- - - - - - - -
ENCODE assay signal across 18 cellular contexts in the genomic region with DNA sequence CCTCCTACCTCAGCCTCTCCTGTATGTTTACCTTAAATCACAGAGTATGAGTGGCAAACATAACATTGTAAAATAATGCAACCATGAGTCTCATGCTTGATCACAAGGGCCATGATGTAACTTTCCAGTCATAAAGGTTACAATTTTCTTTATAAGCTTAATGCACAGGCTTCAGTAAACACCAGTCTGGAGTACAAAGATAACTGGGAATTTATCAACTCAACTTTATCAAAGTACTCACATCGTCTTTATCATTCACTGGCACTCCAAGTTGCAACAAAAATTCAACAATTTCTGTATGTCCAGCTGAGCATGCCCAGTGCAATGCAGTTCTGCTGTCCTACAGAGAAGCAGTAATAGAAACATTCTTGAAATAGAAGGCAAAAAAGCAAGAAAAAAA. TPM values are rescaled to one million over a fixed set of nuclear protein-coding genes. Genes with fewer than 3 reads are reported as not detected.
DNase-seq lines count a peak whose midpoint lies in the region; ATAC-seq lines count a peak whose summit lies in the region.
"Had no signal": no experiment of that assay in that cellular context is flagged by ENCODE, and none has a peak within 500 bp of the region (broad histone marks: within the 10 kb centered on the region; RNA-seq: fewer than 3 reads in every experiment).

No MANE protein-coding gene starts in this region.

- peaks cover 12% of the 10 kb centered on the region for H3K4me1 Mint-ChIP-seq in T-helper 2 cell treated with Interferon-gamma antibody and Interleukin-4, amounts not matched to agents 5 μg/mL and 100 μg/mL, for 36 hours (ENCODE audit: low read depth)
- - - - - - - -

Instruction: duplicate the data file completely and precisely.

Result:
ENCODE assay signal across 18 cellular contexts in the genomic region with DNA sequence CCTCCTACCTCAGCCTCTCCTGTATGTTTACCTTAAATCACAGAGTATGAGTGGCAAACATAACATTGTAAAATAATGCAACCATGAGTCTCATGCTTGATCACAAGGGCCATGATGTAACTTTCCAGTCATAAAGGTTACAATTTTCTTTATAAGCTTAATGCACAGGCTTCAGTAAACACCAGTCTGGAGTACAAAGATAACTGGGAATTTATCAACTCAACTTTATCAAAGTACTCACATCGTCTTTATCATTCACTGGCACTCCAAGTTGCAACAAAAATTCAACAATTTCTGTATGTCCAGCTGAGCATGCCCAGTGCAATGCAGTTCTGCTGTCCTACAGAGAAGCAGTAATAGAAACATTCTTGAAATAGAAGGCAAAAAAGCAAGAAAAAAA. TPM values are rescaled to one million over a fixed set of nuclear protein-coding genes. Genes with fewer than 3 reads are reported as not detected.
DNase-seq lines count a peak whose midpoint lies in the region; ATAC-seq lines count a peak whose summit lies in the region.
"Had no signal": no experiment of that assay in that cellular context is flagged by ENCODE, and none has a peak within 500 bp of the region (broad histone marks: within the 10 kb centered on the region; RNA-seq: fewer than 3 reads in every experiment).

No MANE protein-coding gene starts in this region.

- peaks cover 12% of the 10 kb centered on the region for H3K4me1 Mint-ChIP-seq in T-helper 2 cell treated with Interferon-gamma antibody and Interleukin-4, amounts not matched to agents 5 μg/mL and 100 μg/mL, for 36 hours (ENCODE audit: low read depth)